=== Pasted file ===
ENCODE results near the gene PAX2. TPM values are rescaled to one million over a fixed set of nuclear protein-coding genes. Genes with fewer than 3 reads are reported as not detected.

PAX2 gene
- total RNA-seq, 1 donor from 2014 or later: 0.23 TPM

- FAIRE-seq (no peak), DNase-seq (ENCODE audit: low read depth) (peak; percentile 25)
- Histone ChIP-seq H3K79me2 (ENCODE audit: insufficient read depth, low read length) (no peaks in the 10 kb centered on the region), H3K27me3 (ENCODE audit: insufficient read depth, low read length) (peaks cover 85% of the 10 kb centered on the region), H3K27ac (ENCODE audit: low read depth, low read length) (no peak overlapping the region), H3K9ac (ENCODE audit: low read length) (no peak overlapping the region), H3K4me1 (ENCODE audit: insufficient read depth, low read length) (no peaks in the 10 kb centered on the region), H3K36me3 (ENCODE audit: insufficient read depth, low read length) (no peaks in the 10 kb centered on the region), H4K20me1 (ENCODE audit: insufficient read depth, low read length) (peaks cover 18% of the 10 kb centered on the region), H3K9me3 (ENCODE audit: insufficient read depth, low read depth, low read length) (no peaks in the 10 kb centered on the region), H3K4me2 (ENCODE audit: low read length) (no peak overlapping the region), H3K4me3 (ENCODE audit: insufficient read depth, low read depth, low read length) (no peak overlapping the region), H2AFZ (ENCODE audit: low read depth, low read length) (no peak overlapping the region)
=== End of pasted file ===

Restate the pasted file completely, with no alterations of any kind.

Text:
ENCODE results near the gene PAX2. TPM values are rescaled to one million over a fixed set of nuclear protein-coding genes. Genes with fewer than 3 reads are reported as not detected.

PAX2 gene
- total RNA-seq, 1 donor from 2014 or later: 0.23 TPM

- FAIRE-seq (no peak), DNase-seq (ENCODE audit: low read depth) (peak; percentile 25)
- Histone ChIP-seq H3K79me2 (ENCODE audit: insufficient read depth, low read length) (no peaks in the 10 kb centered on the region), H3K27me3 (ENCODE audit: insufficient read depth, low read length) (peaks cover 85% of the 10 kb centered on the region), H3K27ac (ENCODE audit: low read depth, low read length) (no peak overlapping the region), H3K9ac (ENCODE audit: low read length) (no peak overlapping the region), H3K4me1 (ENCODE audit: insufficient read depth, low read length) (no peaks in the 10 kb centered on the region), H3K36me3 (ENCODE audit: insufficient read depth, low read length) (no peaks in the 10 kb centered on the region), H4K20me1 (ENCODE audit: insufficient read depth, low read length) (peaks cover 18% of the 10 kb centered on the region), H3K9me3 (ENCODE audit: insufficient read depth, low read depth, low read length) (no peaks in the 10 kb centered on the region), H3K4me2 (ENCODE audit: low read length) (no peak overlapping the region), H3K4me3 (ENCODE audit: insufficient read depth, low read depth, low read length) (no peak overlapping the region), H2AFZ (ENCODE audit: low read depth, low read length) (no peak overlapping the region)